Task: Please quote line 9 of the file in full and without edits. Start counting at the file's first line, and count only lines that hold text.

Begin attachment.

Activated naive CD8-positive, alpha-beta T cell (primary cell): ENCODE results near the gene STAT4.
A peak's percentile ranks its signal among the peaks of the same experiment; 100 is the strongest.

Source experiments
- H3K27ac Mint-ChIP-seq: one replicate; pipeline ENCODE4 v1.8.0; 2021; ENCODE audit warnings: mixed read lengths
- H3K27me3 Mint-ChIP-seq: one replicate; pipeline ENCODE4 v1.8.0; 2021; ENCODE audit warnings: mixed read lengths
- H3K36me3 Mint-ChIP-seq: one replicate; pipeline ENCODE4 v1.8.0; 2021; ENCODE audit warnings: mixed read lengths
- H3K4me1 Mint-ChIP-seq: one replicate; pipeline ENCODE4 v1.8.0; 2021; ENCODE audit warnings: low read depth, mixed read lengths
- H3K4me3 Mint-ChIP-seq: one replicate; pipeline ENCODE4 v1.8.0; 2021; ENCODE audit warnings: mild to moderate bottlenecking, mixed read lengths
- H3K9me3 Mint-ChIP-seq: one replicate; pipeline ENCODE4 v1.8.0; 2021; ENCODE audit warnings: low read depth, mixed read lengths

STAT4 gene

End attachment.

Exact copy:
- H3K9me3 Mint-ChIP-seq: one replicate; pipeline ENCODE4 v1.8.0; 2021; ENCODE audit warnings: low read depth, mixed read lengths